My friend, SS, sent me a link to an article in The Daily Pennsylvanian, which is UPenn’s student-run independent newspaper. It is titled, Racism taints the University written by a STUDENT at UPenn. Here’s a lengthy snippet:
I’m no stranger to racism. Being a minority, it comes with the territory. However, because of a recent experience, I cannot in good faith recommend that minorities come to Penn.
I was heading home at 2 a.m., which meant that students were stumbling out of bars and making their way back home as well.
Outside Harrison College House, I noticed a group of four white students — two females and two males — who were all drunk. I ignored their yelling, until I realized that the two guys were walking closer and closer to me.
Then suddenly, one of the girls spoke. “Yo son, what up dawg? Wut’s good, a’ight?”
Of course, I was taken aback. She was addressing me. “Nothing,” I responded.
“Word, really? Yo, what are you doin’ here? You belong here or what?”
“I’m a student here.”
“Nah, word. Yo, what you doin’ here?” the guy said, joining in her game.
I again replied that I am a student here. They ask me my age, again speaking mock slang to me. They continued to press whether or not I “belong” here. When they saw I was going the other way, they broke off, wishing me good luck and whatever garbled slang they had picked up watching television.
Unfortunately, it didn’t end there.
There were more drunk students around, but I did my best to ignore them. After my previous encounter, I was angry and didn’t want to be bothered.
A young white student blocked my way. “Yo.”
Here we go again.
“Yeah? What can I do for you?” I responded.
“I’m hungry, you see. Where can I get some fried chicken?”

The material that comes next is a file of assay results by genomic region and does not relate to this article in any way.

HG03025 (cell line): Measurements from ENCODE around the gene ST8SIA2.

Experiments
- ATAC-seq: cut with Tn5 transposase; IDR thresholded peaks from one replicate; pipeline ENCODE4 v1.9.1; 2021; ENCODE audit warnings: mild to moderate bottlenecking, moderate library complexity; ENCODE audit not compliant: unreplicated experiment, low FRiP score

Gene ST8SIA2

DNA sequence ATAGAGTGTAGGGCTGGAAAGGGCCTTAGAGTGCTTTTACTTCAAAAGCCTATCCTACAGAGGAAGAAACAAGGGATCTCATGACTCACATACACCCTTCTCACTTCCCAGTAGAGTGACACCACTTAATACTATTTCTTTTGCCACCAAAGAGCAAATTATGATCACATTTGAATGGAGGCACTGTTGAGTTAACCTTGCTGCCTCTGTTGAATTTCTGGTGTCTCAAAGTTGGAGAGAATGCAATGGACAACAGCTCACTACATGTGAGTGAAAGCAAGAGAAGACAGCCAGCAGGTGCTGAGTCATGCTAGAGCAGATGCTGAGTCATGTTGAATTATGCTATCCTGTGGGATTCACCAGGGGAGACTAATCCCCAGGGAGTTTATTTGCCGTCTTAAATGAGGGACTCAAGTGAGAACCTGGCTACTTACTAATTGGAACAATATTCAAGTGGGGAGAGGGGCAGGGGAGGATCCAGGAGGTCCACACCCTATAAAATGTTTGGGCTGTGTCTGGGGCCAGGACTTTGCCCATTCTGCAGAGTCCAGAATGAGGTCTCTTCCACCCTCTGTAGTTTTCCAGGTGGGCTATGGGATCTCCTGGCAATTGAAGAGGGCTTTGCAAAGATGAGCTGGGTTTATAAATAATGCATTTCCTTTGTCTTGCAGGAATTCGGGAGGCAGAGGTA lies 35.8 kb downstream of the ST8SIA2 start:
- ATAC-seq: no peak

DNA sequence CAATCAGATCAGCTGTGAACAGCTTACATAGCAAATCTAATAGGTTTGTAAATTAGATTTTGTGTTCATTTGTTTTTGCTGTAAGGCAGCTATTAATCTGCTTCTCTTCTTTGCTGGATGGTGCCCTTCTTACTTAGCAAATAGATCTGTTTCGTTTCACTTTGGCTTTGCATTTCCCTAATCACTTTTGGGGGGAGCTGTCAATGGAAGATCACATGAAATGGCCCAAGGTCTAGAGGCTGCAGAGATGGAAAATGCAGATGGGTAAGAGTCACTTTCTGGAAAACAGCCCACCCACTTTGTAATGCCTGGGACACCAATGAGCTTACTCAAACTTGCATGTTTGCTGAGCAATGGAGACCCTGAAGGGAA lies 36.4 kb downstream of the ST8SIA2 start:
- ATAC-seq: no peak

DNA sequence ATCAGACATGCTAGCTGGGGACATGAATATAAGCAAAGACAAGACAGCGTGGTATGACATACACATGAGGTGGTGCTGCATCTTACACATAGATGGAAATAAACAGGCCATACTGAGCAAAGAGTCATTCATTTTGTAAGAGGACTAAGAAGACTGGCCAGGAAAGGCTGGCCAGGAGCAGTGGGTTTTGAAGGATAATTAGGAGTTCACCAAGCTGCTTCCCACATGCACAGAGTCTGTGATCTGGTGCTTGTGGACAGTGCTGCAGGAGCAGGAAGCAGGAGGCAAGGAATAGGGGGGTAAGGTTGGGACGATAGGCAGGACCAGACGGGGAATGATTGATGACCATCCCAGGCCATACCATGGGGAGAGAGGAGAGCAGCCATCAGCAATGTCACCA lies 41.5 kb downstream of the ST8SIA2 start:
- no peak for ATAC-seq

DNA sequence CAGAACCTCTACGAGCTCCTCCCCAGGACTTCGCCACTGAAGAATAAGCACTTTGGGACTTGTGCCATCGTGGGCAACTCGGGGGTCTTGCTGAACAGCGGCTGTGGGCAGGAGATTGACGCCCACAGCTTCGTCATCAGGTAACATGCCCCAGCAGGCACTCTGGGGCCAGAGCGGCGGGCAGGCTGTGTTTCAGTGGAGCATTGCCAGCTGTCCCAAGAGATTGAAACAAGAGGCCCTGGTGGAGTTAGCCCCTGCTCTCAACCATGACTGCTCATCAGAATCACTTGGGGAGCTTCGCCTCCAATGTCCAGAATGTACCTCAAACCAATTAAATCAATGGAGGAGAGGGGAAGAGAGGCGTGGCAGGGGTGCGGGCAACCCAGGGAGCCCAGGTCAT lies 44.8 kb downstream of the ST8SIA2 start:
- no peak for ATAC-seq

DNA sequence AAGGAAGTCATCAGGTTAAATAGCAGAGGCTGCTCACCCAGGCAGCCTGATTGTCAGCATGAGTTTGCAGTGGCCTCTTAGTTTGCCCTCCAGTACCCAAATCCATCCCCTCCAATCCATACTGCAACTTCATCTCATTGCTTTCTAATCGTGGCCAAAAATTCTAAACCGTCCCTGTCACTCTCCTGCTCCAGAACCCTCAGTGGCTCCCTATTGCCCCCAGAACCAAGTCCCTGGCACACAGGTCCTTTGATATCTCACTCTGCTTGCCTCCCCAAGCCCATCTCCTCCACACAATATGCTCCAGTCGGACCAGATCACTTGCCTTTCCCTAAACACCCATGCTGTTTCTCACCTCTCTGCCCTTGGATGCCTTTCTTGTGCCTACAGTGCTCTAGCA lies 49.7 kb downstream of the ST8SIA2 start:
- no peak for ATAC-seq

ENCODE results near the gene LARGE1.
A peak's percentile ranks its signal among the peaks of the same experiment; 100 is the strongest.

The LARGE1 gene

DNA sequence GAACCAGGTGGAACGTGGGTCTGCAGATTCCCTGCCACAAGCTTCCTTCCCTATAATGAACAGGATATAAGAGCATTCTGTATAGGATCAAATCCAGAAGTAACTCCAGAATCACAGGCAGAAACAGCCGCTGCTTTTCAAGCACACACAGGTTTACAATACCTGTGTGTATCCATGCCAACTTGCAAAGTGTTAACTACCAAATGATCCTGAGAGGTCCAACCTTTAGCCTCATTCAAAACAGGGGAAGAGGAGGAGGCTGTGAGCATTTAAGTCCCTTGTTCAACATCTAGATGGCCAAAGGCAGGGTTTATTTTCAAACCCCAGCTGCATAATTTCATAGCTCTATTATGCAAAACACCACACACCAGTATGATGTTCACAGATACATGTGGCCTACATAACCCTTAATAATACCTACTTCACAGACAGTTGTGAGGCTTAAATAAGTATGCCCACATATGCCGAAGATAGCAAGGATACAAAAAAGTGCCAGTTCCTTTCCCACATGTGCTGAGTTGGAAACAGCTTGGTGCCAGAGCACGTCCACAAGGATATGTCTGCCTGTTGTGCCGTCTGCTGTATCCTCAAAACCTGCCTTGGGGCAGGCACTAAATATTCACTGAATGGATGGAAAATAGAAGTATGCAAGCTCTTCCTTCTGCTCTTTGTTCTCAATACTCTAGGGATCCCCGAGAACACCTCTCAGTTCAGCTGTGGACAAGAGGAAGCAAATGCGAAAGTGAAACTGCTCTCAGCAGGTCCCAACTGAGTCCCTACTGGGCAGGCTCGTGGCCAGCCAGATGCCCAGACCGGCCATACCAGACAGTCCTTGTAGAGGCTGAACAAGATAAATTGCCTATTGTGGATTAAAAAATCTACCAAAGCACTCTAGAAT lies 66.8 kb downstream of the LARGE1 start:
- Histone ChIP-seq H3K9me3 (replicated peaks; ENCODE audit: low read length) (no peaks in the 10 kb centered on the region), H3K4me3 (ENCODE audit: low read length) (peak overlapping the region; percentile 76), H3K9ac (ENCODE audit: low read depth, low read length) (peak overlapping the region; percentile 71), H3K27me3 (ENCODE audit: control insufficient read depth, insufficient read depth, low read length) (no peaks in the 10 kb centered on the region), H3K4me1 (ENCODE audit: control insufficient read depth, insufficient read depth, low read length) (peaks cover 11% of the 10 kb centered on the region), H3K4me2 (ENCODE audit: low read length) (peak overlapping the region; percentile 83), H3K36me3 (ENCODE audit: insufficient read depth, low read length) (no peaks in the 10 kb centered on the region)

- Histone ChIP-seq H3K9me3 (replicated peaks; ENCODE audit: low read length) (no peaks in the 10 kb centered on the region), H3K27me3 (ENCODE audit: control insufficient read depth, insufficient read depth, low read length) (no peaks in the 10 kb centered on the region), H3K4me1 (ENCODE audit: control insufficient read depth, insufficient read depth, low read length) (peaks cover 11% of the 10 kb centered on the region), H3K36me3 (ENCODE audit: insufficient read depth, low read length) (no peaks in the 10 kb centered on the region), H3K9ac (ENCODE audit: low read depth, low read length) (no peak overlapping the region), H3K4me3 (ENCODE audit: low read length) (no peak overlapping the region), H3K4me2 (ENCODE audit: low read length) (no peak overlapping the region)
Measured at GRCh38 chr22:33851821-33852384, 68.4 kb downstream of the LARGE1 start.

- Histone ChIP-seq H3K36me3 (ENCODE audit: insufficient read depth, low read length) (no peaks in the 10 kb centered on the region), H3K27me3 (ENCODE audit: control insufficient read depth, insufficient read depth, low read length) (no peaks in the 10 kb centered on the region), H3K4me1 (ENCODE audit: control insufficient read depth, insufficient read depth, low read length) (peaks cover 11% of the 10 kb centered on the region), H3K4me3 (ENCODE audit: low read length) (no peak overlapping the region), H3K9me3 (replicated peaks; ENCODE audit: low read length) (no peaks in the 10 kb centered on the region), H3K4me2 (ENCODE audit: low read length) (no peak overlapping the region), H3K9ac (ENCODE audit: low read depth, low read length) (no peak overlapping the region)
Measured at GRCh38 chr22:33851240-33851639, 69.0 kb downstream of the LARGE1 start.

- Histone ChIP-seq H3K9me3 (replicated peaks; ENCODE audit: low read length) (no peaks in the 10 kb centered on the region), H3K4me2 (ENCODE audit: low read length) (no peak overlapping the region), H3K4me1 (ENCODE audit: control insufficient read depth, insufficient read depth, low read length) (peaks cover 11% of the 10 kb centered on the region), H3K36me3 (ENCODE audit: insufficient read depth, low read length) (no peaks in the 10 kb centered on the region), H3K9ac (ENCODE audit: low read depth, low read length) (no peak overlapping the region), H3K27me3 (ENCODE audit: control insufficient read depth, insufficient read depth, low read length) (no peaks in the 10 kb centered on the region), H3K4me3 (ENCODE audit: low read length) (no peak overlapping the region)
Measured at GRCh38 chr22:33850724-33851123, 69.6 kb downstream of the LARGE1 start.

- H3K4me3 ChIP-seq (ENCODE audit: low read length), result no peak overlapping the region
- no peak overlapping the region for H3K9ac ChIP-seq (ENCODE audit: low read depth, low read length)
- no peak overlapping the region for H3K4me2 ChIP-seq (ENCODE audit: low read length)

Fried chicken? Did I really just get asked for a location to get fried chicken?
“Excuse me?” I didn’t know how to react. When racism is in your face like this, you don’t know how to respond. Many of us declare, “Oh, if this ever happened to me I’d smack them upside their head!”
But in reality, so many questions come to mind. “Is this person serious? Am I overreacting? Maybe this isn’t racist? Should I hit this person?”
“I’m looking for fried chicken,” he continued. “You look like someone who knows where you can get fried chicken.”
I needed to remove myself from this situation. I said, “Look, try Wawa if you’re hungry. I’m going now.”
He walked back to his friend and yelled, “I’m gonna go get some fried chicken! This nigger just told me where it’s at!”
Racism at Penn is usually subtle. It is a way of life, something that minorities come to accept. In class, it’s usually sly comments about us. In the dining halls, it’s people talking really loud, complaining about us to their friends. I overhear it.
But this was the first time it was so blatant.
While I have to say that there are a fair number (maybe a lot, even) of great supportive responses to the author’s story and his reaction to this racism, there were, of course, comments on the article that deserve trigger warning for racism, privilege, etc:
If you want to belong here, prove that you do. Find the resources you need to feel safe. Find people who make you feel accepted. If you’re graduating cum laude and you’re from such a disadvantaged background, then I’m surprised you haven’t taken a more positive initiative. An article like this will only weaken and shrink our minority communities by discouraging students form applying. This is college, not high school, we are adults, and it’s up to us as students to proactively define our school.